Diet Soda Now Linked To Stoke And Dementia

Artificially sweetened drinks may increase the risk of stroke or dementia

Daily consumption of “diet” drinks containing synthetic sweeteners may be linked to an increased risk of stroke or suffering from dementia, according to a US study.

Risk of stroke in people over 45 and dementia in those over 60

American researchers have examined the effects of light beverages on health, particularly brain health. A recent study, published in the American Heart Association Stroke Journal, followed two groups of adults in the city of Framingham, Massachusetts: 2,888 adults over 45 years of age in the first group and 1,484 adults Of 60 years in the second group. The ages were not randomly selected, as the risk of stroke increases after 45 years and the risk of dementia increases after age 60.

The researchers noted artificially sweetened drinks in all participants and then studied stroke in the first group and the development of dementia in the second group. The observation took place from 1991 to 2001.

Diet soda stroke dementia
Diet soda stroke dementia

Almost 3 times more risk with daily consumption

According to the findings of this study, compared to people who never consume a “light” drink, those who consume it once a day would be almost 3 times more likely to have an ischemic stroke and almost 3 times more likely to develop dementia At an advanced age. For lower consumption (between 1 and 6 drinks per week), the risk is increased by an ischemic stroke (2.6 times more risk), but not to develop dementia.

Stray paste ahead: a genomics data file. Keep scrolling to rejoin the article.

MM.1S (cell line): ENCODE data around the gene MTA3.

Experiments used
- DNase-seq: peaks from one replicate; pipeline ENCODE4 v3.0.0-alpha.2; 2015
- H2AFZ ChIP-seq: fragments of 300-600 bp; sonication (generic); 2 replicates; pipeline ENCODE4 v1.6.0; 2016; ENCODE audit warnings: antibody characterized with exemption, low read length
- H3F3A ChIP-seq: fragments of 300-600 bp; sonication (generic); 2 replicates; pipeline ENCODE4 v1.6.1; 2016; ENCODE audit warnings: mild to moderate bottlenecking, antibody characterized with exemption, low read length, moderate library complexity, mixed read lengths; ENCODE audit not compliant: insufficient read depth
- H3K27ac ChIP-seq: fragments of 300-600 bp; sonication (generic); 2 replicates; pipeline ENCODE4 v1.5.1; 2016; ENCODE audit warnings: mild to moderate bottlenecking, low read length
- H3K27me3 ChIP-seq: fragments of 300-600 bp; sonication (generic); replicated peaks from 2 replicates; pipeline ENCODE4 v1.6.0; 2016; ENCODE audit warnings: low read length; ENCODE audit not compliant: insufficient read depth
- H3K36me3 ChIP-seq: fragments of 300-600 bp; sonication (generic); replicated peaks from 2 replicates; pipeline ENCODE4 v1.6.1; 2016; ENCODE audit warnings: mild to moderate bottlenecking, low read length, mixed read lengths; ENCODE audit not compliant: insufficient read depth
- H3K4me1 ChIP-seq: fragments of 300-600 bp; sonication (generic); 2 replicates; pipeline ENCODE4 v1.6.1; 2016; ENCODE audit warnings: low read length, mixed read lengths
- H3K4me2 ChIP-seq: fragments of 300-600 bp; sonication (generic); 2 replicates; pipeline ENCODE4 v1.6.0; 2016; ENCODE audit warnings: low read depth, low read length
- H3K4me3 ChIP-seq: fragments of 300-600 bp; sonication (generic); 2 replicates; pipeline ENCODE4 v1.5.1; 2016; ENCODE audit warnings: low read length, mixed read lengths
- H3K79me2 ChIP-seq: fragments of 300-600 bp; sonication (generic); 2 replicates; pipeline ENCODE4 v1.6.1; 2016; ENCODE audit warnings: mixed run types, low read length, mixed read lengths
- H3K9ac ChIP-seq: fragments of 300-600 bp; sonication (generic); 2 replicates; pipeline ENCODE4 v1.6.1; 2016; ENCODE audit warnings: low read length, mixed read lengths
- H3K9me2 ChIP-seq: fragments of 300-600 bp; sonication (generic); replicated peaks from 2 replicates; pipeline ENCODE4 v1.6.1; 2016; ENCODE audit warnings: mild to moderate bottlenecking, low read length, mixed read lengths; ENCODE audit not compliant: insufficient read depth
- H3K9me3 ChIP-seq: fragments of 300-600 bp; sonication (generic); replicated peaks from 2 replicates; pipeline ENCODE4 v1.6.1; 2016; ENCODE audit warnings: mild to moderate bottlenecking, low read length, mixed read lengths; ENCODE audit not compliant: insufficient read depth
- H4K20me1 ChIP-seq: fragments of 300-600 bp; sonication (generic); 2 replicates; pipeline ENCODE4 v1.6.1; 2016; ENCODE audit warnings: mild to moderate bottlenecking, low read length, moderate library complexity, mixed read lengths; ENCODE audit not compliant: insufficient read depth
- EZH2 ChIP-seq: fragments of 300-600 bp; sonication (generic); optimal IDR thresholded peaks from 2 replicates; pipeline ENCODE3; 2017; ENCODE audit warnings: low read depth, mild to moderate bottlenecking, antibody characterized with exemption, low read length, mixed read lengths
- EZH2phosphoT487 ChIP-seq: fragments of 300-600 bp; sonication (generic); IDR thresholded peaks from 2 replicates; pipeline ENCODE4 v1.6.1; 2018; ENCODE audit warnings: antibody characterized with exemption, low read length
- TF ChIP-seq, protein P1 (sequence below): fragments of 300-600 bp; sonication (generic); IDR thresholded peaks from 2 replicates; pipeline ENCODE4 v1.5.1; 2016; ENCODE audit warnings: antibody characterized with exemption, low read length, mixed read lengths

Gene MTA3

The study’s lead author, Matthew Pace of Boston University School of Medicine, said the effects were due to effects on the cerebral vessels but remained cautious about the results. They do not prove any causal link between the consumption of artificially sweetened drinks and stroke or dementia. Surprisingly, this American study did not find an increased risk of stroke or dementia for regular drinks of sugary drinks (sodas with real sugar juices, etc.), where other studies Previous years had concluded the opposite.

acco was a co-author of an editorial published alongside the study in the journal Stroke on Thursday.
“We believe the pathways of which artificially sweetened beverages would affect the brain are probably through vascular mechanisms,” Sacco said.
“When the authors controlled for hypertension and diabetes and obesity the effects diminish, which implies that some of the effects of artificially sweetened beverages could still be going through a vascular pathway,” he said about the new study. “Many strokes are caused by hardening of arteries; and the risk of dementia is also increased by the hardening of arteries in large and small vessels. So, I believe the mechanisms may be through vascular disease, though we can’t prove it.”

The authors therefore emphasized that brain damage such as stroke or dementia is a result of several factors and that the best prevention is to follow healthy living rules (balanced diet and physical exercise).

Created on April 21, 2017


Sugar- and Artificially Sweetened Beverages and the Risks of Incident Stroke and Dementia, A Prospective Cohort Study; Matthew P. Pase, Jayandra J. Himali, Alexa S. Beiser, Hugo J. Aparicio, Claudia L. Satizabal, Ramachandran S. Vasan, Sudha Seshadri, Paul F. Jacques ( abstract online )

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Emmy Skylar

About the Author: Emmy Skylar

Emmy Skylar started working for Debate Report in 2017. Emmy grew up in a small town in northern Manitoba. But moved to Ontario for university. Before joining Debate Report, Emmy briefly worked as a freelance journalist for CBC News.  She covers politics and the economy.

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